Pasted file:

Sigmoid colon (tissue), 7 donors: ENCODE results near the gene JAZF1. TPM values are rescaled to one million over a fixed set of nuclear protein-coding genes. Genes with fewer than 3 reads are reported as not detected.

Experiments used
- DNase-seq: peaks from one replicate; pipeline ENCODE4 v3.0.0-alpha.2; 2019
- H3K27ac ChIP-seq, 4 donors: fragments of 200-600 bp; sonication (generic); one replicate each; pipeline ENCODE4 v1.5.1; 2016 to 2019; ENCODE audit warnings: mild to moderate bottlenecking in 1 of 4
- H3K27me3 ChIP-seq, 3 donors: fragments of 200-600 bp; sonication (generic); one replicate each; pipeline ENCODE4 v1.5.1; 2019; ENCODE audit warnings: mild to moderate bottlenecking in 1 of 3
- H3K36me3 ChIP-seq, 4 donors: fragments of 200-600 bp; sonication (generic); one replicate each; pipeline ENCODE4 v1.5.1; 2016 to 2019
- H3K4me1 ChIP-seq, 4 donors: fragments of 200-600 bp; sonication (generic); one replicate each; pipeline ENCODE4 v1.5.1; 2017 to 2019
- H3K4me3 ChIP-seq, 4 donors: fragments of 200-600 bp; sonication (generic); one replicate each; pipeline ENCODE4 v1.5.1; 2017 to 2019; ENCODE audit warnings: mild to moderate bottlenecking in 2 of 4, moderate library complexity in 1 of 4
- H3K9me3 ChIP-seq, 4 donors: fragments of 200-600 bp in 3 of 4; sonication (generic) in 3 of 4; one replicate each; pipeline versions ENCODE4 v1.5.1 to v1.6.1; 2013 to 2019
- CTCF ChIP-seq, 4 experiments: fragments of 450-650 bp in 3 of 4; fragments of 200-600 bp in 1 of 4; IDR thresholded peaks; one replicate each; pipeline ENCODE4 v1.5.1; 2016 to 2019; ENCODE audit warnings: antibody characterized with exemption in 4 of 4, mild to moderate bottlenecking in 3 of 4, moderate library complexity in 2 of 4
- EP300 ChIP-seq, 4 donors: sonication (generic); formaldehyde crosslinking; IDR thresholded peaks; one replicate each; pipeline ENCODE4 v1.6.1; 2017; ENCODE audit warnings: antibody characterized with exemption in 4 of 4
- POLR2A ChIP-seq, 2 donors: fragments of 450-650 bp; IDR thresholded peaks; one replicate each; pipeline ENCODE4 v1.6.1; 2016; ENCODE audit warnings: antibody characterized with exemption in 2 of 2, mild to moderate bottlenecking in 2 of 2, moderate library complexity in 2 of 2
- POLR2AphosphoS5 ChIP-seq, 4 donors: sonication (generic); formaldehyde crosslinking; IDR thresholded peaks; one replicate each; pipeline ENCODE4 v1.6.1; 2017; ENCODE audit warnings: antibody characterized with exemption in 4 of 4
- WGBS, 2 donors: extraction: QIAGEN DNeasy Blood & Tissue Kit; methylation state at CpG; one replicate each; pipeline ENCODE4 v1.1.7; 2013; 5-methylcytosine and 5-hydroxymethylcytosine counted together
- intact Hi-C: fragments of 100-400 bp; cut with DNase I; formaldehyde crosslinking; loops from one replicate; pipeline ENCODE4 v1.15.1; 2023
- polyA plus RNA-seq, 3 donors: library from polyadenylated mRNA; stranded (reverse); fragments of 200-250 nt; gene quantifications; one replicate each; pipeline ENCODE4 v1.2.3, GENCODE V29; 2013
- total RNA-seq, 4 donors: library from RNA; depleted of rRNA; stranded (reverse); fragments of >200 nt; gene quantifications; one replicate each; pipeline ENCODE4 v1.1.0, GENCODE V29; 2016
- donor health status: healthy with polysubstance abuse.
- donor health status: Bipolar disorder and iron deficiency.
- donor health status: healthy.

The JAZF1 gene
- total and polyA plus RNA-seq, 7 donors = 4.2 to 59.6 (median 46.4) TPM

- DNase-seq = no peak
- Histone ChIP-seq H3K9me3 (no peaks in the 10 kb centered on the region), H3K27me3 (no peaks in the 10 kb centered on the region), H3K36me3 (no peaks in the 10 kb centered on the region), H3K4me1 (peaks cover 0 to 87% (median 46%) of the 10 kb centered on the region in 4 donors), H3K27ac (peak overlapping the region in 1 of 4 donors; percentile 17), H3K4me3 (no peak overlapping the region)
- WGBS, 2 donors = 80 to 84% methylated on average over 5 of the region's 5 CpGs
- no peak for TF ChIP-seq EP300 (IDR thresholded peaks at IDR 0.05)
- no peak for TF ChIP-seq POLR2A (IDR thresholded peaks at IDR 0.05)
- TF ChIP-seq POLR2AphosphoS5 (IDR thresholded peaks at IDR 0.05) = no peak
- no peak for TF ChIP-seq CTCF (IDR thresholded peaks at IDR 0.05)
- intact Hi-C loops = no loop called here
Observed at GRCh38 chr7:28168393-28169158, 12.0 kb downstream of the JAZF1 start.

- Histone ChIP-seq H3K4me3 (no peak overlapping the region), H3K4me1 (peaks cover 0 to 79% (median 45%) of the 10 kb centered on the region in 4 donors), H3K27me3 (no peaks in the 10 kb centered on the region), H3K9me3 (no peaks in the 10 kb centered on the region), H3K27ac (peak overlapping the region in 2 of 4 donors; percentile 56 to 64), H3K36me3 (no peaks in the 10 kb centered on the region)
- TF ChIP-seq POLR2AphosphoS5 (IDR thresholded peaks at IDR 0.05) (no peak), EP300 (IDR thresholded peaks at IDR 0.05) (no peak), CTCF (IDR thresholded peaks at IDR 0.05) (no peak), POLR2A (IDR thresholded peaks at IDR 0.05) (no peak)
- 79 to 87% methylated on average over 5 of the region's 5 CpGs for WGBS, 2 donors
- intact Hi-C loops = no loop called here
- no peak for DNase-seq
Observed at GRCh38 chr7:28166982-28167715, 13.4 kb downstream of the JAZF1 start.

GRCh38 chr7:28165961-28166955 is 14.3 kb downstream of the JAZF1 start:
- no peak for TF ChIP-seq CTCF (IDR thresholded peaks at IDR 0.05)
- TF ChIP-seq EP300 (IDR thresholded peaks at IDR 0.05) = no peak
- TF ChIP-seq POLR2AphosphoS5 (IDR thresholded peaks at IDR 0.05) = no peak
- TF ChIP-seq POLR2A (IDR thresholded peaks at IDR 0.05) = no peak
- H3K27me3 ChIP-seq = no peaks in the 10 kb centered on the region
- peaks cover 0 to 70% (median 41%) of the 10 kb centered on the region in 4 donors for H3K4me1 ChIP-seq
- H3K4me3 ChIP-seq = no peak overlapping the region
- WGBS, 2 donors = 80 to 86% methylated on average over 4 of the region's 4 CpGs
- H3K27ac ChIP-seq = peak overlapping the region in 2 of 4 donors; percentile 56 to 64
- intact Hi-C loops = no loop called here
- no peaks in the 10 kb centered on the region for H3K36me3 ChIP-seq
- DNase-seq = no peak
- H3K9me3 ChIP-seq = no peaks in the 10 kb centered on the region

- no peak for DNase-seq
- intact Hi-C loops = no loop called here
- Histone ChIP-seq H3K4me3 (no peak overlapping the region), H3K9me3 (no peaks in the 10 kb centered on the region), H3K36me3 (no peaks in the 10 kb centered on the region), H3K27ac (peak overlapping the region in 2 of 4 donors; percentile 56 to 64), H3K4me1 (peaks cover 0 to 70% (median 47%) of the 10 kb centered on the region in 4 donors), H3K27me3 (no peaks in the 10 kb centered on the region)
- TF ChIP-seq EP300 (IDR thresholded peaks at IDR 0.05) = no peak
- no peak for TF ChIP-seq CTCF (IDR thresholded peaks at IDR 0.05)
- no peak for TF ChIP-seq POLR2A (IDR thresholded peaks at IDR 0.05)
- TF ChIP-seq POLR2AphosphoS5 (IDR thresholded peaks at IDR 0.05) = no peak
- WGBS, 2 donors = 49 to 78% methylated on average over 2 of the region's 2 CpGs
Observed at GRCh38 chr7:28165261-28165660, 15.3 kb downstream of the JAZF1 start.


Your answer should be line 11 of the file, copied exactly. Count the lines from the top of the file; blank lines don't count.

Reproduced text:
- EP300 ChIP-seq, 4 donors: sonication (generic); formaldehyde crosslinking; IDR thresholded peaks; one replicate each; pipeline ENCODE4 v1.6.1; 2017; ENCODE audit warnings: antibody characterized with exemption in 4 of 4